Cats and Dogs: Making the Introduction

by Malina Saval
 

"The expression "fighting like cats and dogs" is not without basis. But they can peacefully coexist. Carrie Lisa, owner of Walk and Wag, a Los Angeles-based dog-walking and pet-sitting business, offers some tips on how you can negotiate a smooth introduction between man's best friend and your favorite furry feline."

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"The most important thing in these situations is to know your animal's personality and natural disposition. "If you have a huge dog, then a small cat mostly will run away from it," explained Lisa. "In that situation you'd want to maybe get a cat that's older and more confident. Conversely, if you have a very calm and chill cat, you could get a dog that's also very calm. You want to match the energy level of the existing pet.""

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"If you're bringing a new pet home, keep your existing pet in a separate part of the house. You want the cat and dog to be able to smell each other but not be in direct contact for the initial introduction."You don't want the existing pet to feel like they are being forced out of areas that they are usually allowed to go," said Lisa, "but at the same time, you want to give the new pet the opportunity to explore the house safely.""

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"If the dog and cat are meeting on mutually new territory where there are no pre-existing animals scents -- a new house where neither has ever been, a park or the beach -- make sure the dog is leashed and the cat is in a harness. "You should never let a dog and a cat just freely meet each other," Lisa said. "You always want to make sure you can safely remove either one of them in case there's any conflict.""

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"Make sure to give your cat or dog space if it exhibits visible discomfort, aggression or anxiety. If a dog's tail is down, pointing straight out or tucked under, it feels threatened. Fear can always turn to aggression. "If your cat is hissing or your dog is obsessively barking, then you need to remove the aggressive animal from the situation," Lisa said. "You need to make sure you've got control over your animal should the need arise.""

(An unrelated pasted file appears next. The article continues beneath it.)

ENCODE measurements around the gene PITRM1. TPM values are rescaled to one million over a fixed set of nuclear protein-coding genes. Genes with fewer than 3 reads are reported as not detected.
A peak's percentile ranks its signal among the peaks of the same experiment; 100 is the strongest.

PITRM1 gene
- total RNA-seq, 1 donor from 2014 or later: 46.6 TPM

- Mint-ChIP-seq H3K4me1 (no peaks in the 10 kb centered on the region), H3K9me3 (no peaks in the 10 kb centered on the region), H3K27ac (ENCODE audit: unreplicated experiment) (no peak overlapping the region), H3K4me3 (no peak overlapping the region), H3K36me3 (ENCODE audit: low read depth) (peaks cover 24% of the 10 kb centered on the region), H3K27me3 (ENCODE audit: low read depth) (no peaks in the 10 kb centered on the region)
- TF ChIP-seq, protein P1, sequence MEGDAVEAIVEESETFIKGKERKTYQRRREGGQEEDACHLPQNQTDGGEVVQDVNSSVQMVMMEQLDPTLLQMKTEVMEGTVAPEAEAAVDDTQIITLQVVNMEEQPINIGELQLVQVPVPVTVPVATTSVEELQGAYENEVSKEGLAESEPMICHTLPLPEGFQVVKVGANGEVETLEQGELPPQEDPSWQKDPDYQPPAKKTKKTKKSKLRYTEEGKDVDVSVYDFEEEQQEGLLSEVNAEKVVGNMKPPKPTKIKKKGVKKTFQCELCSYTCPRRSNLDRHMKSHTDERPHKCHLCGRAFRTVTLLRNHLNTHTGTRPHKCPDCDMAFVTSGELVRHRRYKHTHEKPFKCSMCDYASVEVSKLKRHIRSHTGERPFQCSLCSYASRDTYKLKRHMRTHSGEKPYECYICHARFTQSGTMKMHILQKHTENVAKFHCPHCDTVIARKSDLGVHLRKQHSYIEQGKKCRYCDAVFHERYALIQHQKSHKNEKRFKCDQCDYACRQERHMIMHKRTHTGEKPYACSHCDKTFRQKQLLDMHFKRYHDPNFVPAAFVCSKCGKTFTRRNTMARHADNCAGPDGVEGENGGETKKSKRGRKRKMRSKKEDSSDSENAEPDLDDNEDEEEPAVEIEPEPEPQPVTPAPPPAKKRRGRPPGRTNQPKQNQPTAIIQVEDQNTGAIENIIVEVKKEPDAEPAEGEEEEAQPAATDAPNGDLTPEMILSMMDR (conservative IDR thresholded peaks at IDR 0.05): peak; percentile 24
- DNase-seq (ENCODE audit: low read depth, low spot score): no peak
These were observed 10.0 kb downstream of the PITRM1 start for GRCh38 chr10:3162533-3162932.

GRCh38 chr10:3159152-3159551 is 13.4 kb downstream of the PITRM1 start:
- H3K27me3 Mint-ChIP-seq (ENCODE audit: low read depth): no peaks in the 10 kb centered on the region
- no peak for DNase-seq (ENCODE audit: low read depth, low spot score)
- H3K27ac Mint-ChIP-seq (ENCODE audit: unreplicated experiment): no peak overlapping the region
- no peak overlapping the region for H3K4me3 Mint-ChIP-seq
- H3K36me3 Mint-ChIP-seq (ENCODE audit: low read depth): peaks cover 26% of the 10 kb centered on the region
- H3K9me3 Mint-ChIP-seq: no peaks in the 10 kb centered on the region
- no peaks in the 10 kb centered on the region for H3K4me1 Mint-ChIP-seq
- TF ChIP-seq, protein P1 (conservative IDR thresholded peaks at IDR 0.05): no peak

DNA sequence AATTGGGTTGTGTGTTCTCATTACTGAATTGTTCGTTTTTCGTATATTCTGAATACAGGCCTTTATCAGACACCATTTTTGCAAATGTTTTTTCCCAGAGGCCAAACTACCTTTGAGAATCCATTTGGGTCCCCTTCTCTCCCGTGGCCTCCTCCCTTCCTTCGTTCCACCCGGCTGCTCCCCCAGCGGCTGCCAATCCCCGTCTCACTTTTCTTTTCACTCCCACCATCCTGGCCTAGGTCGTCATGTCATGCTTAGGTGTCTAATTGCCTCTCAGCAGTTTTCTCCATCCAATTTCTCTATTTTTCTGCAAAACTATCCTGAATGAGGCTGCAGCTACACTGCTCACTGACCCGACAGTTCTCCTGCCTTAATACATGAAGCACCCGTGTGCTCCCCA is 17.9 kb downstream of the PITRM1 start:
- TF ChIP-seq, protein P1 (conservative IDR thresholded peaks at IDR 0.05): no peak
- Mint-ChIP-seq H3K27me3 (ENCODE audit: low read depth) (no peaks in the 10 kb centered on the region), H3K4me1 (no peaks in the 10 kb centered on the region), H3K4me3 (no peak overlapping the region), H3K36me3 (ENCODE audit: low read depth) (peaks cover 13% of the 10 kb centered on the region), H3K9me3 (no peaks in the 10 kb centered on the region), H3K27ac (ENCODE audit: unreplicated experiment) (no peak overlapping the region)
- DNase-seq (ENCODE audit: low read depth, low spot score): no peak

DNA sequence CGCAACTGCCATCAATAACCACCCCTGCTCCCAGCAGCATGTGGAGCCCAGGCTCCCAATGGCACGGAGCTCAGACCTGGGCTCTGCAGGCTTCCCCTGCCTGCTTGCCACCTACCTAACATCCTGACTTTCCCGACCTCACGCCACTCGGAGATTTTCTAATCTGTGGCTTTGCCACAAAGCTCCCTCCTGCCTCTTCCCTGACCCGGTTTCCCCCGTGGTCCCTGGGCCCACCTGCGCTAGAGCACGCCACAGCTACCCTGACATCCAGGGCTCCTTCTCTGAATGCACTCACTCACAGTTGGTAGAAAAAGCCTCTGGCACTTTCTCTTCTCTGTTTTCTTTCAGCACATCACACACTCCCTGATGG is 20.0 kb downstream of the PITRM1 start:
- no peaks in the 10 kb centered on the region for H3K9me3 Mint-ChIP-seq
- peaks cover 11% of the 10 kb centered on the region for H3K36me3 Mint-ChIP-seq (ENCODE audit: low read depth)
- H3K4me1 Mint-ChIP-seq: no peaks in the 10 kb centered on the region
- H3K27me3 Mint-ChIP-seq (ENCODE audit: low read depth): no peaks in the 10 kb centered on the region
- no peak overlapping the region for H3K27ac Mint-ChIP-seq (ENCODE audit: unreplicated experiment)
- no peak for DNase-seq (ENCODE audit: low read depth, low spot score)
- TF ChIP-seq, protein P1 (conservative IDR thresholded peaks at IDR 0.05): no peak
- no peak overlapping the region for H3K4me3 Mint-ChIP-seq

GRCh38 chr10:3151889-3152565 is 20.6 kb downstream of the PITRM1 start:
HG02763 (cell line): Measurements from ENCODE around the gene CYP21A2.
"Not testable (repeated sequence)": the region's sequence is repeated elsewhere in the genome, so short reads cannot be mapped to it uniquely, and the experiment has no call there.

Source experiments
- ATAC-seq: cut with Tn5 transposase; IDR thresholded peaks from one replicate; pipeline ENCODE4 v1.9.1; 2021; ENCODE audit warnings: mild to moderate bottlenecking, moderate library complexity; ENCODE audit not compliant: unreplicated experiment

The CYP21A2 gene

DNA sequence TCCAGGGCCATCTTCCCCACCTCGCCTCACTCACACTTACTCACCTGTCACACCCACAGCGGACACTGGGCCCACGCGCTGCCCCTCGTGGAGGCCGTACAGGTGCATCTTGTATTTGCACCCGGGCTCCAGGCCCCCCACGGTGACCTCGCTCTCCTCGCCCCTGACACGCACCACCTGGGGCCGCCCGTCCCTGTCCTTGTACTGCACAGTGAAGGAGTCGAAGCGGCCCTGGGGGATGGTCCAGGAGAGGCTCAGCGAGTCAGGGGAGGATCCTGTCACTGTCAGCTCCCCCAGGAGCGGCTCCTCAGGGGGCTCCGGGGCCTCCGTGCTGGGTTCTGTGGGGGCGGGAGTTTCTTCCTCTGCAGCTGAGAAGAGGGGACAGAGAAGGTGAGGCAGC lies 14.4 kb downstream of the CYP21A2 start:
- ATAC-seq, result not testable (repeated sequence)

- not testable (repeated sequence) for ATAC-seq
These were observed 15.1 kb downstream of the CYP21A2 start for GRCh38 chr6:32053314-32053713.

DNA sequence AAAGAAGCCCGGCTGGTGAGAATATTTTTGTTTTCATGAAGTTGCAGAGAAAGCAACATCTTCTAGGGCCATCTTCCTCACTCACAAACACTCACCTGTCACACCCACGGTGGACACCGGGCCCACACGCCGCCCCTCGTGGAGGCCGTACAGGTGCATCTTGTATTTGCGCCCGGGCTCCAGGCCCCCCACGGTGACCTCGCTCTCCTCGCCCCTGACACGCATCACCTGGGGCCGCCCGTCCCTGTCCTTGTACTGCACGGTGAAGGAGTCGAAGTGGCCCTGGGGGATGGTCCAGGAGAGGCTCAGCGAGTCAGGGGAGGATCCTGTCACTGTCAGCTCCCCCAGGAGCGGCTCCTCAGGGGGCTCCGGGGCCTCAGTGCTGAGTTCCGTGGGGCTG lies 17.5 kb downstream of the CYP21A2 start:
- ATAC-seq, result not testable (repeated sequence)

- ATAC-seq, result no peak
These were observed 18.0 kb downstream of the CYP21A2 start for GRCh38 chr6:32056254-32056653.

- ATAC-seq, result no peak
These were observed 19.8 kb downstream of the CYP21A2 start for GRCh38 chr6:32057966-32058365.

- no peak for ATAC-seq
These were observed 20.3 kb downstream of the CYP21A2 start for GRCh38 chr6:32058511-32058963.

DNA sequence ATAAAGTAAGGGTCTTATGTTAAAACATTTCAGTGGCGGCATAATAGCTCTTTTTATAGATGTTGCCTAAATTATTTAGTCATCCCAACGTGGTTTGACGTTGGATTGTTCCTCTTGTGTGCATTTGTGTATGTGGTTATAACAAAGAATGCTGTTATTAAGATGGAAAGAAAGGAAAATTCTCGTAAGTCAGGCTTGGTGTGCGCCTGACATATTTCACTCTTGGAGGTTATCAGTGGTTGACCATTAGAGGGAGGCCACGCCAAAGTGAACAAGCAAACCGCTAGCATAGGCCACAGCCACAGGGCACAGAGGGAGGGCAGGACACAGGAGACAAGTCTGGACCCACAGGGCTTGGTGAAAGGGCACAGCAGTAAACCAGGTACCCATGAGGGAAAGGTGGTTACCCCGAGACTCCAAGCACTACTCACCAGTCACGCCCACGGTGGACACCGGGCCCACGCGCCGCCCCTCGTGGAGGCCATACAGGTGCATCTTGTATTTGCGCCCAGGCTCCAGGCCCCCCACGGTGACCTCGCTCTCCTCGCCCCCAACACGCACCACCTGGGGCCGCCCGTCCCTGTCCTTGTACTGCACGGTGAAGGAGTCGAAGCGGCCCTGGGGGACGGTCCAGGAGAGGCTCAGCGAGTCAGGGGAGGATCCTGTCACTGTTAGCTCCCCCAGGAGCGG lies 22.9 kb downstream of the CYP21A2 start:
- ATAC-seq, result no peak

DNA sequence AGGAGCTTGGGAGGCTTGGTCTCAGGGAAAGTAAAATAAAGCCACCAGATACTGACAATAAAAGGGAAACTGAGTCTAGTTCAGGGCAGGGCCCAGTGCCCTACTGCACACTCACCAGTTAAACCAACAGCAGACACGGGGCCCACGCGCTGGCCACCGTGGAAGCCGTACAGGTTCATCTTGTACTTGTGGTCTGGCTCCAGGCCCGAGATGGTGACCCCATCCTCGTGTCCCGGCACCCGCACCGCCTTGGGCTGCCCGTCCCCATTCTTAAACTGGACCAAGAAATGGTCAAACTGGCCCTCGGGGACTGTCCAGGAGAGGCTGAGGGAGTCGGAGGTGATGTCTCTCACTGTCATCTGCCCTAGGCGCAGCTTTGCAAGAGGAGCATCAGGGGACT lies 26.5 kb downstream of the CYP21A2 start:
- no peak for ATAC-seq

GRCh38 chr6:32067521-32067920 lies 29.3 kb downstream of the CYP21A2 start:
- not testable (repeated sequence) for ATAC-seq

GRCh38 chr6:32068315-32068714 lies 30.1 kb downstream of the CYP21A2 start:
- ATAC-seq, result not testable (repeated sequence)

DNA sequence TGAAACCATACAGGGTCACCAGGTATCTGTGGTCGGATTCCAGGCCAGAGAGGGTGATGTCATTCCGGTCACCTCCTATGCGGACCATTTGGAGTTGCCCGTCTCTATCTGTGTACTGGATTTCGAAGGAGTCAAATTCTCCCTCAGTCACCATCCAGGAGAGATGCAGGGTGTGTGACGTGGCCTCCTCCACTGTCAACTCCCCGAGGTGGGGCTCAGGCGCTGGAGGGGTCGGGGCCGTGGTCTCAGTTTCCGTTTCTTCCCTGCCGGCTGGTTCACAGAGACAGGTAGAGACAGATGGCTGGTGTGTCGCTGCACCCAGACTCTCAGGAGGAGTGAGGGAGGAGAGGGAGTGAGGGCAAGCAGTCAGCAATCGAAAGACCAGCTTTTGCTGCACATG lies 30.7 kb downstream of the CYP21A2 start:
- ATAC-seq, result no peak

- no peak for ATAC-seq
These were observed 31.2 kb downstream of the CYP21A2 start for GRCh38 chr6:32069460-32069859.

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"If you're bringing a new cat into the home, make sure to keep its litter box in a place where the dog can't reach it. "Sometimes dogs will stalk cats when they're at their litter boxes," noted Lisa, "which can cause issues with the cat using it. If the cat is scared because the dog is torturing him, he won't want to go to the bathroom." Same goes with food. Cats climb, so keep his food higher up."

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"If things are going well between cat and dog, consider giving your dog a treat to reinforce good behavior. "Dogs are a bit easier to lure one way or the other with treats," said Lisa. "Some cats respond to treats, but they are less likely to eat if they are stressed out about something.""

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"Do not leave a dog and cat alone and unsupervised until you are confident that they get along. "You can rotate leaving your cat in one room and your dog in the other when you're not at home," suggested Lisa. "Do this for at least a week. So long as there is no aggression on either side, you can start leaving them at home alone. You do not want to come home to a scene.""

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"Patience, noted Lisa, is of the utmost importance when introducing a dog to a cat. "You should do a controlled 'introduced' between the two animals over and over again," she said. "It's a process. In the beginning it's going to be an adjustment for both animals, so make sure to be aware of any changes on the either animal's eating habits or bathroom routines. When things seem to fall into a normal routine, than they can be alone in the same place.""

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